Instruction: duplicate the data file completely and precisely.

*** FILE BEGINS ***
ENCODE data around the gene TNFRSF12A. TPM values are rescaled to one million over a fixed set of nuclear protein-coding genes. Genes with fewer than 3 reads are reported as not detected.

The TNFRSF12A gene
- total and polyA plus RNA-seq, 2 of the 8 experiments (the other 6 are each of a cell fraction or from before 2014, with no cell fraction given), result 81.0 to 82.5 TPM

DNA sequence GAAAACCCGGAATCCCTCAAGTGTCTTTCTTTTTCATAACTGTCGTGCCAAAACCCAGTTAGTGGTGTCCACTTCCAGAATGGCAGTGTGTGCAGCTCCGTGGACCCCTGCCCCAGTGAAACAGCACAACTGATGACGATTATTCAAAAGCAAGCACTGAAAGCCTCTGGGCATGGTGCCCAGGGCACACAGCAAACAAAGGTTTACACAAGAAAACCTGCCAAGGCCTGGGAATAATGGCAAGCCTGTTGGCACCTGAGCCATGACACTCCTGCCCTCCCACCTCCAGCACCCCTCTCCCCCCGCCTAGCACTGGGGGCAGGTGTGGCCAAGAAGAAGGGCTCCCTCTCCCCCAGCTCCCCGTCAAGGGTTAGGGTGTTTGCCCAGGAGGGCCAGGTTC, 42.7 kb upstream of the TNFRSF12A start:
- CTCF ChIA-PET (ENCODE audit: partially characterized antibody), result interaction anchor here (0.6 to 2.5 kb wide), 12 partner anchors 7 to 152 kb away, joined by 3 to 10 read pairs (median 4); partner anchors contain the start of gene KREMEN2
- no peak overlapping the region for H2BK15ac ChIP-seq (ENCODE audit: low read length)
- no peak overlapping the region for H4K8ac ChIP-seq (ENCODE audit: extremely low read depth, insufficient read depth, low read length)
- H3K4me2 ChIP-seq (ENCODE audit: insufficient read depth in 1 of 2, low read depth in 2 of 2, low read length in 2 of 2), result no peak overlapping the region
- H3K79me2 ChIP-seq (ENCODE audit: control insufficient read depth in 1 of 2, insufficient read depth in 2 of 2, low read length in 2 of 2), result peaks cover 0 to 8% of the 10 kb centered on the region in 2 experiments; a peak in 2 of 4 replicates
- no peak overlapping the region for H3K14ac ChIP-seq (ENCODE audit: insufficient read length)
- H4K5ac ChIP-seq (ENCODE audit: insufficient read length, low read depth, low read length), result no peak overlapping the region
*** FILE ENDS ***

ENCODE data around the gene TNFRSF12A. TPM values are rescaled to one million over a fixed set of nuclear protein-coding genes. Genes with fewer than 3 reads are reported as not detected.

The TNFRSF12A gene
- total and polyA plus RNA-seq, 2 of the 8 experiments (the other 6 are each of a cell fraction or from before 2014, with no cell fraction given), result 81.0 to 82.5 TPM

DNA sequence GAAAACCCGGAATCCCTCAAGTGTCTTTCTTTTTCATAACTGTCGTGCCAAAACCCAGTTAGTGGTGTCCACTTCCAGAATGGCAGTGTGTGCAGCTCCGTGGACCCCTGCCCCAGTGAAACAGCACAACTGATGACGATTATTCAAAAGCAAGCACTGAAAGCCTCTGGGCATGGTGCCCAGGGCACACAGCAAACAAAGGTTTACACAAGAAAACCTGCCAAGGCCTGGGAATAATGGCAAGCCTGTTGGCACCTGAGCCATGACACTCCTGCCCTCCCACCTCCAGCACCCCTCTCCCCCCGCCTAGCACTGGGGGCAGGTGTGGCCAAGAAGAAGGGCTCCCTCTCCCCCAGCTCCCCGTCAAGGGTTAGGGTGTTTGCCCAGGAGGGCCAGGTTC, 42.7 kb upstream of the TNFRSF12A start:
- CTCF ChIA-PET (ENCODE audit: partially characterized antibody), result interaction anchor here (0.6 to 2.5 kb wide), 12 partner anchors 7 to 152 kb away, joined by 3 to 10 read pairs (median 4); partner anchors contain the start of gene KREMEN2
- no peak overlapping the region for H2BK15ac ChIP-seq (ENCODE audit: low read length)
- no peak overlapping the region for H4K8ac ChIP-seq (ENCODE audit: extremely low read depth, insufficient read depth, low read length)
- H3K4me2 ChIP-seq (ENCODE audit: insufficient read depth in 1 of 2, low read depth in 2 of 2, low read length in 2 of 2), result no peak overlapping the region
- H3K79me2 ChIP-seq (ENCODE audit: control insufficient read depth in 1 of 2, insufficient read depth in 2 of 2, low read length in 2 of 2), result peaks cover 0 to 8% of the 10 kb centered on the region in 2 experiments; a peak in 2 of 4 replicates
- no peak overlapping the region for H3K14ac ChIP-seq (ENCODE audit: insufficient read length)
- H4K5ac ChIP-seq (ENCODE audit: insufficient read length, low read depth, low read length), result no peak overlapping the region